Minnesota Twins Trio: Three To Watch This Season

Dan WadeSenior Analyst IApril 5, 2009

BEIJING - AUGUST 20:  Brian Duensing of the United States pitches against Japan at the Wukesong Baseball Field during Day 12 of the Beijing 2008 Olympic Games on August 20, 2008 in Beijing, China.  (Photo by Nick Laham/Getty Images)

Given the Twins' organizational philosophy, they are almost always going to be dependent on their young players stepping up and playing well.

A step back for a few key players could be the difference between winning a tight AL Central and wondering what went wrong, as happened in 2007.

So, being in that position again this season is hardly something to crow about. However, unlike in previous years, the Twins have a small margin for error.

A regression by Denard Span, for example, won't kill the Twins, because they have other players who can step in at a moment's notice.

Still, the Twins have players they are relying on: Scott Baker, Michael Cuddyer, Justin Morneau, and Joe Crede among them.

Then there are those who will step up and help to shoulder the offensive or pitching burden. Last season, Alexi Casilla and Denard Span were early season call-ups who made a huge impact for the team, and with Craig Breslow, the Twins wouldn't have gotten anywhere near that one-game playoff.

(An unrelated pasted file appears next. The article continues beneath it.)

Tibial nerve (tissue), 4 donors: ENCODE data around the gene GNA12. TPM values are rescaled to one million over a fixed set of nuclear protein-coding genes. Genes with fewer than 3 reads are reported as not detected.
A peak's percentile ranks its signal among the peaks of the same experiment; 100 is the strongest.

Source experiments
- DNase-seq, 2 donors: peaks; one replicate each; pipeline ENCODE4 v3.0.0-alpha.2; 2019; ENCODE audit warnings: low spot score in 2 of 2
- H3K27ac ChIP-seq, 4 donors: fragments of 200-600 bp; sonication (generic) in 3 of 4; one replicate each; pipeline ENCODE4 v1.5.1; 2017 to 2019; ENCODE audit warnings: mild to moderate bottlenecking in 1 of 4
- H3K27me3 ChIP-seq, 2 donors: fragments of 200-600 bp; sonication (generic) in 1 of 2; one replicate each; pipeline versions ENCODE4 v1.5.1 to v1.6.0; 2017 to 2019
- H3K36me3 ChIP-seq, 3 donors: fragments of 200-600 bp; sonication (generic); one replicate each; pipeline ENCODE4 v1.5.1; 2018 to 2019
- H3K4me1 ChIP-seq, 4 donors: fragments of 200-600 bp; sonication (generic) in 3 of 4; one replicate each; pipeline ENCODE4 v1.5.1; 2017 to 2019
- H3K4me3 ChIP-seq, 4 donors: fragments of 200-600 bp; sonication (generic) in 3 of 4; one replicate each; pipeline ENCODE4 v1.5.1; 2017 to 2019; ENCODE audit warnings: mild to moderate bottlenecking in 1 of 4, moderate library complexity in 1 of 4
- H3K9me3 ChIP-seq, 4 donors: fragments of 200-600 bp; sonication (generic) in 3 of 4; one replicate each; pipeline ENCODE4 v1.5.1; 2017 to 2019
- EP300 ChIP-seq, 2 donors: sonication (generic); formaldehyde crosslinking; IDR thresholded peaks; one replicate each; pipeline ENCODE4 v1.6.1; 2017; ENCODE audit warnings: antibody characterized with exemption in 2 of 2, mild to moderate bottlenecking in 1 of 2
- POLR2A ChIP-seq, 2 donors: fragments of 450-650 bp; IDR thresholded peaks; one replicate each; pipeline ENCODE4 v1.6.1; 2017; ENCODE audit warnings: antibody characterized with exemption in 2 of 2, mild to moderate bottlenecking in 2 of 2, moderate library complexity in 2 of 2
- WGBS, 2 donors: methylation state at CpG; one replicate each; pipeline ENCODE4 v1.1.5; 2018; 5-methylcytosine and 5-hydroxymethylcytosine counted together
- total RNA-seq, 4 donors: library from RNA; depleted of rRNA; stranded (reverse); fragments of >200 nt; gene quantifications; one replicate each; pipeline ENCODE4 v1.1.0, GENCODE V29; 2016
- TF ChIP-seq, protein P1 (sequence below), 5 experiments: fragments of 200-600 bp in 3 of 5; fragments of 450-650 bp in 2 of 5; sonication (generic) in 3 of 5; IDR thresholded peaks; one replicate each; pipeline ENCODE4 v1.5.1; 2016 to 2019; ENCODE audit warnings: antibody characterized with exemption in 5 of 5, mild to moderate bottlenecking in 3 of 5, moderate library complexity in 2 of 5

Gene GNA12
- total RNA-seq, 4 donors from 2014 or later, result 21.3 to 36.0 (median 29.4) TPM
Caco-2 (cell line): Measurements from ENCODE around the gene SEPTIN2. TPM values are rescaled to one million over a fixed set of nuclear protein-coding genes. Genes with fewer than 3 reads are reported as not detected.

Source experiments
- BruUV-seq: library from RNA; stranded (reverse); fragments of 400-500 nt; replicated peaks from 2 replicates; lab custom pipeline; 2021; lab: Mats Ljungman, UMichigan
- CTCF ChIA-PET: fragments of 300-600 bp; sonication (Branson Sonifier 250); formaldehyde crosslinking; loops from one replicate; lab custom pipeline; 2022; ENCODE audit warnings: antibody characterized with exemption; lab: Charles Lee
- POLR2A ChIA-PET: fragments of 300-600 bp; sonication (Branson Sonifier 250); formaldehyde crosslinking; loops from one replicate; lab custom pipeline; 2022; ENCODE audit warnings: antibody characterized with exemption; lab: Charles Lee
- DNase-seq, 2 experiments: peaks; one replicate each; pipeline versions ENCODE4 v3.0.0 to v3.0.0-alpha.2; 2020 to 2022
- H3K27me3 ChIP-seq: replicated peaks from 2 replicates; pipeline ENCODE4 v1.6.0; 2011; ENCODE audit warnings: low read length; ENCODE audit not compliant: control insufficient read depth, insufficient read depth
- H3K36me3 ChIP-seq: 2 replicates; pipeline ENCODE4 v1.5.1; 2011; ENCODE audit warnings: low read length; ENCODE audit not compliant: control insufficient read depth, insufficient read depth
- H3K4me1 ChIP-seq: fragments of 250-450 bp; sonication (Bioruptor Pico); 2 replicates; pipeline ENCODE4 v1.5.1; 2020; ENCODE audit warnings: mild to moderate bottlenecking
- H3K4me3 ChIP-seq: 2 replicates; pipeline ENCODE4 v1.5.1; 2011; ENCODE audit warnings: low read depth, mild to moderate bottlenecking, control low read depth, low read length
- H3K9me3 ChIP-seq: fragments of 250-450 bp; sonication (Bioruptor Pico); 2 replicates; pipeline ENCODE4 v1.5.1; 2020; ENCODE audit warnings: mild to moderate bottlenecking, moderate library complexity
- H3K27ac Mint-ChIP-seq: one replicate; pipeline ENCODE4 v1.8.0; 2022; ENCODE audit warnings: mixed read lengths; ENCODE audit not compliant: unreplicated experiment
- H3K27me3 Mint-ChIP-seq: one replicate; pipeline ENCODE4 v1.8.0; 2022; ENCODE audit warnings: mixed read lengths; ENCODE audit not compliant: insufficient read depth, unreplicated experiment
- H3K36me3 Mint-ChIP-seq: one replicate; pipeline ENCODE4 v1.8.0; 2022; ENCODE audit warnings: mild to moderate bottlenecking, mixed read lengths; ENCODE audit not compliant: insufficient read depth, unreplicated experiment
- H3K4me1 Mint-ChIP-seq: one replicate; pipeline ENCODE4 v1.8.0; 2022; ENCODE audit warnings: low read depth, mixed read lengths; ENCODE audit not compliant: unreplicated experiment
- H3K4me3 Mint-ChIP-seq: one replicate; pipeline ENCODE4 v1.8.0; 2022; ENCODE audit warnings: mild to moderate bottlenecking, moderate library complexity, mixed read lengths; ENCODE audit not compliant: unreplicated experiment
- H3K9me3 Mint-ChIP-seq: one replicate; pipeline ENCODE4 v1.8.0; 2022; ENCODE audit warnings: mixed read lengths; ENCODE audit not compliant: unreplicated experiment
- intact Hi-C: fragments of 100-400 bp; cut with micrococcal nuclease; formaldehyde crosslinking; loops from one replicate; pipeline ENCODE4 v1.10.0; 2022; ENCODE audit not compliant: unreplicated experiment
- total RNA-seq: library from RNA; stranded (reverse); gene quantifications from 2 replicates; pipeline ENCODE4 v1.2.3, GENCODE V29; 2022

So, with that in mind, here are three hitting and pitching sleepers I expect to boost the Twins this season.


1. Carlos Gomez

Defensively, the Twins found a gem in Carlos Gomez. He's still a work in progress in terms of routes to the ball, and he's been known to get a little over excited and miss a cut off man, but even with these drawbacks, he saved 17 runs more than the average center fielder. This year, he'll be even better.

Offensively, Gomez was the definition of a free swinger. His 142 strikeouts were fourth worst in the AL, which would be passable if he had walked more than 25 times or hit 50 home runs.

Gomez struck out 5.68 times more than he walked, and that has to change if he's going to be an effective hitter at any position in the order, let alone the lead-off hitter the Twins would like him to be.

Gomez brought his K/BB ratio down to 10/6 in 60 spring training at bats, which is a big improvement. There are issues with basing decisions on spring training stats, but Gomez had a 20/10 K/BB ratio in 71 winter league at bats.

Not only is he trending in the right direction, he's getting into normal-player range.

Gomez's issue may be getting playing time, but the Twins are very interested in making the Johan Santana deal look a little less lopsided, and a breakout season for Gomez would go a long way towards that goal.

2. Jason Kubel

Kubel will never be the prototypical, Adam Dunn-like DH. He's not a 40-50 HR hitter, but 30 isn't out of the question. Kubel's value to the Twins comes from the fact that he very rarely gets cheated at the plate. He takes good at-bats and gets good results.

He hit .270 last year with 20 HR, solid numbers, but what is exciting about Kubel is that he's still improving.

Kubel turns 27 this season, so he should be nearing his prime, but given that a knee injury cut short one season and lingered into others, Kubel still has a lot of room to improve.

I don't see Kubel breaking out like Gomez or Young might, but another year of solid improvement with a little more power would make him a huge asset to this team, even bigger than he already is.

3. Brian Buscher